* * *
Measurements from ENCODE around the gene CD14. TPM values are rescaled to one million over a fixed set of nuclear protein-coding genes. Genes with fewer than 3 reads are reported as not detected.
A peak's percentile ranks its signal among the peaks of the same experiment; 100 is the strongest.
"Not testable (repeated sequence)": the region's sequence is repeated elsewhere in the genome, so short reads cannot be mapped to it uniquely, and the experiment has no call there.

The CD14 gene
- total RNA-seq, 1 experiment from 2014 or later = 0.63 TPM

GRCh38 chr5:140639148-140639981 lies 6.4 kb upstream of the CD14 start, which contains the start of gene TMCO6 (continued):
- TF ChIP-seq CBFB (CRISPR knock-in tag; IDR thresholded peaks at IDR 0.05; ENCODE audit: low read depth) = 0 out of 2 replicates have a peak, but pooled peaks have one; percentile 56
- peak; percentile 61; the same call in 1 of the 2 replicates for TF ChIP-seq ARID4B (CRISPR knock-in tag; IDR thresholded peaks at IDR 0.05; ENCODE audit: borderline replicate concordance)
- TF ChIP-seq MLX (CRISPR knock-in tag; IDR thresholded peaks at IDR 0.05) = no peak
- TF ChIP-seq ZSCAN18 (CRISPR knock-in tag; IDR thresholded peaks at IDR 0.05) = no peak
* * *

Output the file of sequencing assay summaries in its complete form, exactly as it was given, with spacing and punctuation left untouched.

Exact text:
Measurements from ENCODE around the gene CD14. TPM values are rescaled to one million over a fixed set of nuclear protein-coding genes. Genes with fewer than 3 reads are reported as not detected.
A peak's percentile ranks its signal among the peaks of the same experiment; 100 is the strongest.
"Not testable (repeated sequence)": the region's sequence is repeated elsewhere in the genome, so short reads cannot be mapped to it uniquely, and the experiment has no call there.

The CD14 gene
- total RNA-seq, 1 experiment from 2014 or later = 0.63 TPM

GRCh38 chr5:140639148-140639981 lies 6.4 kb upstream of the CD14 start, which contains the start of gene TMCO6 (continued):
- TF ChIP-seq CBFB (CRISPR knock-in tag; IDR thresholded peaks at IDR 0.05; ENCODE audit: low read depth) = 0 out of 2 replicates have a peak, but pooled peaks have one; percentile 56
- peak; percentile 61; the same call in 1 of the 2 replicates for TF ChIP-seq ARID4B (CRISPR knock-in tag; IDR thresholded peaks at IDR 0.05; ENCODE audit: borderline replicate concordance)
- TF ChIP-seq MLX (CRISPR knock-in tag; IDR thresholded peaks at IDR 0.05) = no peak
- TF ChIP-seq ZSCAN18 (CRISPR knock-in tag; IDR thresholded peaks at IDR 0.05) = no peak